Other poor SEC free-throw shooting teams include Auburn (302nd at 63.2 percent), Tennessee (278th at 64.6), and Ole Miss (252nd at 66.0).

"There's nothing fashionable about making open free throws," Auburn coach Jeff Lebo said. "Kids watch ESPN and "SportsCenter;" they put on all the dipsy-doodle, fancy stuff. Kids are enthralled with the spectacular rather than the simple."

Maybe teams should address it and practice more. Or maybe they should back off. Who knows?

"I probably need to stop talking about it," Ole Miss coach Andy Kennedy said. "I'm afraid I've made a mental crutch for our team."


What do these SEC basketball players have in common?

Alabama guard Ronald Steele;

Auburn forward Korvotney Barber;

Kentucky guard Jodie Meeks;

Kentucky guard Derrick Jasper;

LSU wing Tasmin Mitchell:

LSU center Chris Johnson;

Georgia forward Takais Brown;

Tennessee forward Duke Crews.

They've all missed significant game time this season because of injuries. It's hard to be at your best without some of your best.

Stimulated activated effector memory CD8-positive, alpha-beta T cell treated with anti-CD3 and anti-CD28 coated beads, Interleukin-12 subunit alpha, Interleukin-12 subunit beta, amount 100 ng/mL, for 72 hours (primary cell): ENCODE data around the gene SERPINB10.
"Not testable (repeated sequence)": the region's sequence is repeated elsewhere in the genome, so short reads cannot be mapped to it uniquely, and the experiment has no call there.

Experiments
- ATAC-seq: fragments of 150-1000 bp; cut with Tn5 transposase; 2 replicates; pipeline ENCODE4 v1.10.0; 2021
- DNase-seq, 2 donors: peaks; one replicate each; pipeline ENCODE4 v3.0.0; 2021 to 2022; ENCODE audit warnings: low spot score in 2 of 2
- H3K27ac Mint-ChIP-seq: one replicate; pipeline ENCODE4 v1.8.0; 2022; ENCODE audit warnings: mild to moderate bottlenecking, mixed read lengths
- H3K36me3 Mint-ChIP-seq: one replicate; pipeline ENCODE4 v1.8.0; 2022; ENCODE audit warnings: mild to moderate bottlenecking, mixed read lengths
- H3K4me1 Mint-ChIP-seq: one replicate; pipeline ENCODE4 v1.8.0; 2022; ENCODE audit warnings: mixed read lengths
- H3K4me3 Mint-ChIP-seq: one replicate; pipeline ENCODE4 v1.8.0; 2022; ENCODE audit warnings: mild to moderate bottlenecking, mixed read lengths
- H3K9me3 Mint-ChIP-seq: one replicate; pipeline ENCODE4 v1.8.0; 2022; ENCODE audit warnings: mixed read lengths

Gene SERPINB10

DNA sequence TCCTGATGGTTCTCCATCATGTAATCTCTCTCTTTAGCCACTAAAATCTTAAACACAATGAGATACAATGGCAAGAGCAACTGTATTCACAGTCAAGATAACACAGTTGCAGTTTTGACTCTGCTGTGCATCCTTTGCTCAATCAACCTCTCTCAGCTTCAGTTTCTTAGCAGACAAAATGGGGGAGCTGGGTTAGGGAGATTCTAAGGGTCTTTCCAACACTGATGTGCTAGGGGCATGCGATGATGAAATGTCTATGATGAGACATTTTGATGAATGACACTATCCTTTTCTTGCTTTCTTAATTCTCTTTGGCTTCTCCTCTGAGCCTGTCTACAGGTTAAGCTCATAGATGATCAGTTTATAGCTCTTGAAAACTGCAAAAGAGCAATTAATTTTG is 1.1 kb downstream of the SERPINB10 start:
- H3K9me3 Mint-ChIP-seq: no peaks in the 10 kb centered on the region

"That'd be a pretty good team," Lebo said. "A bunch of guys who could easily be All-Conference."


You know things are getting tense at Alabama when the wife of embattled coach Mark Gottfried angrily confronts a local radio talk-show host and newspaper columnist courtside at halftime of a home game.

During halftime of the recent Alabama-Auburn game, Elizabeth Gottfried went one-on-one with Paul Finebaum in a one-sided bout that ended without a decisive ruling from nearby judges. She got in some pretty good verbal shots, but to Finebaum's credit he kept his composure.

"(She) was suddenly hovering over me, asking, `Why do you hate Mark Gottfried? I guess you weren't satisfied getting Mike Shula fired. Now you want to get Mark Gottfried fired,'" Finebaum said.

As for Gottfried himself, when asked about the incident he simply said, "I'm not going to talk about that."

It's a little too late anyway. His wife's tirade has been a popular topic of discussion on radio shows.


Richard Scott is a Birmingham-based sportswriter, author and Tiger Rag's SEC expert. Reach him at

Tiger Blitz Top Stories